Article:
A global computer chip shortage has led to a massive delay in new automobile production — which means less inventory in new and used vehicles but great deals on trade-ins.
News stories about the surge in vehicle sales use terms like “insane,” “bizarre,” “sky-high,” “soaring” and “unchartered territory.”
Vince Finnegan, part owner of Finnegan Chevrolet-Buick-GMC in Rosenberg, said his car lots have only about 25% of the new vehicles they had last year at this time.
“Our GM store is down about 75%-80%,” he said. “We have about 25% of new GM vehicles for sale right now that we had last year at this time. We’re still waiting on the other 75%-80% we ordered to come in. They’re ordered. We’re just waiting for them to arrive.”
Jeff Smith, general manager of Helfman Ford in Stafford, said his lot is also looking sparse.
“One year ago, I probably had 600 to 650 new cars and trucks in our lot on average — that includes cars and trucks that were being sold and being replaced by new ones coming in,” he said. “When I showed up to work this morning, we had 75.”
In an effort to get automobiles to dealerships, some manufacturers are cutting upgrades long expected by the consumer.
“Most vehicles nowadays have dozens and dozens and dozens of computer chips that control back-up cameras, dashboard displays, driving sensors and just about every electronic system in a vehicle,” he said. “Some manufacturers — not all — are eliminating systems that are not absolutely necessary on the new models they have coming out.”
Many of the new vehicles being sold by Finnegan has been pre-purchased by buyers, he said.
“We’re really selling new vehicles before we get them in and as fast as we can get them in,” said Dave David, general manager at Finnegan Chevrolet.
On Thursday, Finnegan Chevrolet in Rosenberg received 15 new trucks. Most of them had been pre-purchased. One fortunate customer who arrived at the dealership shortly after the vehicles were unloaded was able to purchase one of the trucks that had not been pre-purchased.
Jeff Smith at Helfman Ford said he’s never seen anything like it in the four decades he has been in the automobile sales industry.
“I’ve been doing this for 40 years and I’ve never experienced anything like this before,” he said.
“Now, when a (car transporter) pulls into our driveway with eight to 10 new vehicles, we stand up and start clapping. It’s just incredible.”
Car & Driver said the shortage of new and used vehicles is due in part to consumers shopping around with the stimulus money they received by the federal government in response to the coronavirus pandemic.
The global chip shortage has meant a boom in used car sales, Smith and Finnegan said.
According to the U.S. Bureau of Labor Statistics, used-car prices jumped nearly 30 percent between May 2020 and May 2021, although part of that increase comes from depressed used car prices during the first couple months of pandemic shutdowns.
Finnegan said he is having a hard time keeping used cars on his lots due to demand overwhelming supply.
“We’re selling them almost as soon as we get them,” he said, adding his used car lots have 20% less inventory this month as they had in June 2020.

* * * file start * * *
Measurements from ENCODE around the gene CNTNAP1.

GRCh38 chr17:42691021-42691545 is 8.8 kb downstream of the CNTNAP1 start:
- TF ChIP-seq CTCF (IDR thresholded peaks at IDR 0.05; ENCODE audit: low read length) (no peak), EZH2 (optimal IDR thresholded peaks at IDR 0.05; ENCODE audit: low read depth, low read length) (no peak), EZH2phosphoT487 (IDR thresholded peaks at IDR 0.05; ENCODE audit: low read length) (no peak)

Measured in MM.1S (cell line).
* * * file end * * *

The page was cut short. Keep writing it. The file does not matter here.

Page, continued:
Smith said the shortage of automobiles, both new and used, has been great for car buyers thinking about trading in their old vehicle for a new or used one.
He said buyers are getting “extremely high” amounts for their trade-ins.
“New cars are at a premium right now. Even used cars are at a premium,” Smith said. “Buyers are definitely getting more for their trade-ins now than they would have gotten six months ago.”
Andrew Couch, who lives in Texana Plantation neighborhood of Richmond is one.
He and his wife wanted to downsize now that their kids are in college, so they decided to trade in their Yukon XL.
“We were pretty pleased with the offer we got from Finnegan,” he said. “Finnegan really gave us a great price and because we made so much off our trade-in we were able to buy two vehicles instead of just one.”
Finnegan said shoppers have educated themselves about the shortage of vehicles and come in expecting top dollar for their trade-ins.
He said he expects the global chip market to “iron itself out” and the automobile industry to return to normal in the near future.
“It’s just like the lumber industry right now. It was high and now it’s leveling off,” he said. “The automobile industry will eventually level off and get back to normal. In fact, it may have peaked already.”
What does Smith tell his sales team?
“I keep telling them the car business is resourceful, that everything is going to be OK, that the vehicle inventory will finally get back to normal,” he said. “I expect things to start returning to normal around the third week of July. We should start seeing more new vehicles arriving late next month or early August.”
Both Smith and Finnegan said low inventory hasn’t hurt sales.
“Sales have remained pretty steady,” Smith said.
Said Finnegan: “Even though our stock is somewhat depleted at the moment, we’re still selling vehicles. We’re still getting new vehicles in, just not as fast as we’d like. And it’s still a simple process to buy a vehicle at Finnegan’s. It’s really a great time to buy a new vehicle.”